The Local Roman Road System

An arterial road ran south along the valley of the Petteril between Carlisle and Penrith, now roughly followed by the modern A6. Several signal stations have been identified beside this road, Barrock Side and Barrock Fell in particular.

Another arterial road ran over the mosses to the north of Carlisle to the fort at Netherby and possibly on to Broomholm. Another road branched off this northern road after the Lyne crossing south of Netherby, probably crossing the Esk near Burnfoot and continuing due west to Birrens and onwards into the Dumfries area.

The recently identified Roman road leading east from Kirkbride near the mouth of the Wampool ran towards Burgh-by-Sands and must have terminated at Carlisle. This road is thought to represent a westward extension of the Stanegate frontier during the early second century.

The Harraby Bridge Milestone

RIB2290 - Fragmentary milestone

... the Emperor ..
[...]M[  ...]
[...]
[...]
[...]
[...]S
[..]C
No commentary.
“For Imperator Caesar Marcus Aurelius Mausaeus Carausius Pius Felix,¹ the Unconquered Augustus.”
“For Flavius Valerius Constantinus,² Noble Caesar.”
(RIB 2291; dated: 286-293AD)
(RIB 2292; dated: 306-307AD)
  1. Carausius the Usurper.
  2. The future emperor Constantine.

Carausius was the commander of the Roman North Sea Fleet who siezed control of Britain in 286AD and proclaimed himself emperor. He also held the Gallic port of Gesoriacum (Boulogne) until 293 where he was defeated in battle by Constantius Caesar and fled back to Britain, whereupon he was treacherously slain later that same year by his trusted first-minister and treasurer Allectus. Constantius was appointed Caesar in March 293AD and recovered Britain from Allectus in 297 whereupon he ruled from Eboracum (York) as ‘Caesar in the West’, until his elevation to Augustus in May 305 when his title changed to ‘Emperor in the West’. His reign was not to last, however, for he died of ‘illness’ (probably the Romano-British equivalent of Dheli-Belly) at York in July 306.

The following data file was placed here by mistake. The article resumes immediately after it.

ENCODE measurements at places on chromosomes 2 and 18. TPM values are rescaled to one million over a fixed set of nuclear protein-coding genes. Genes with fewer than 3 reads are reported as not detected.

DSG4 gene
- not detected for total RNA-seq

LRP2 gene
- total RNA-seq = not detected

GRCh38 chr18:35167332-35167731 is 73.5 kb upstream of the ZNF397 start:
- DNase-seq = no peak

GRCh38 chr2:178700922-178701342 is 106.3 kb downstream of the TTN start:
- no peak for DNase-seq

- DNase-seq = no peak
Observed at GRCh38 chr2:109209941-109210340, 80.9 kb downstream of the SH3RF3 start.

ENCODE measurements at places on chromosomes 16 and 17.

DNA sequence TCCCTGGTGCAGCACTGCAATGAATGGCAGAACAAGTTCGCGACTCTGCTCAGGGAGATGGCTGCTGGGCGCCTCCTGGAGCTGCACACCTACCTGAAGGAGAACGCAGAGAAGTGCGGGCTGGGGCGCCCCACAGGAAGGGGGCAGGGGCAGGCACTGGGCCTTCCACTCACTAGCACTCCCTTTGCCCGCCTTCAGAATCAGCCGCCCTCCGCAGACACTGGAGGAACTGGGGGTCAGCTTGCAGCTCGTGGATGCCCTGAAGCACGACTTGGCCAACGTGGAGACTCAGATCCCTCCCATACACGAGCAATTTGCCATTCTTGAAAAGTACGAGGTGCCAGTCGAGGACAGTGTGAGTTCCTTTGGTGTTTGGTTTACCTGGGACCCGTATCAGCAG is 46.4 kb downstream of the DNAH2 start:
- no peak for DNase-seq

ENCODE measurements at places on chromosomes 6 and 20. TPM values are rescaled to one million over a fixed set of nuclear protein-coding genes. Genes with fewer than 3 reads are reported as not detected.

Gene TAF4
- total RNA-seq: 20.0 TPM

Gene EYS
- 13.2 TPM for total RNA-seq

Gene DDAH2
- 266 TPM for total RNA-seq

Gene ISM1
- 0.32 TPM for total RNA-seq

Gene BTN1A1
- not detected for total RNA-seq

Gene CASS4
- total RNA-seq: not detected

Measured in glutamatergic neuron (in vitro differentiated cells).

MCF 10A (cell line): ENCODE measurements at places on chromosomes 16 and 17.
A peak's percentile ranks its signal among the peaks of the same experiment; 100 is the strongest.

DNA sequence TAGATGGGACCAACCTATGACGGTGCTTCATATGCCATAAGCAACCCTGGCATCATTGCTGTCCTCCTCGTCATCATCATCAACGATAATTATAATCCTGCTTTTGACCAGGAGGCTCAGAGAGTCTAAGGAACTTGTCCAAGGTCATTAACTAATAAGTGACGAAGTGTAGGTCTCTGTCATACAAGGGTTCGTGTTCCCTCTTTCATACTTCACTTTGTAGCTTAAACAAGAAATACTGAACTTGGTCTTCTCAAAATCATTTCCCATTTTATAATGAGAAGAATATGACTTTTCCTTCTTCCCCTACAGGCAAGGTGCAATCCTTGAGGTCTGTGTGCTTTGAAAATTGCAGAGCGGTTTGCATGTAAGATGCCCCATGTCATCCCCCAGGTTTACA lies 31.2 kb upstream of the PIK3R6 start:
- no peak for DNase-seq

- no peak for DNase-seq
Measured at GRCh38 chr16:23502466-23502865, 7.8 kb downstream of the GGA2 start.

Constantius’ son Constantine was appointed Caesar sometime during 306AD, and was proclaimed Augustus (i.e. Emperor in the West) by the soldiers – presumably the men of Legio VI Victrix – after his father’s death at York the following year. Constantine quickly returned to the continent to establish his birthright and was converted to Christianity after the Battle of the Milvian Bridge against Maxentius in 312. He went on to defeat his co-emperor Licinius in two decisive victories on the Bosphorus in 324, and, once sole emperor, he forbade all pagan sacrifice, convening the Council of Nicea and declaring Christianity the official religion of the Roman empire the following year. He died of natural causes at Constantinople, his new capital, in May 337, dropping the title Pontifex Maximus and receiving Christian baptism shortly before his death.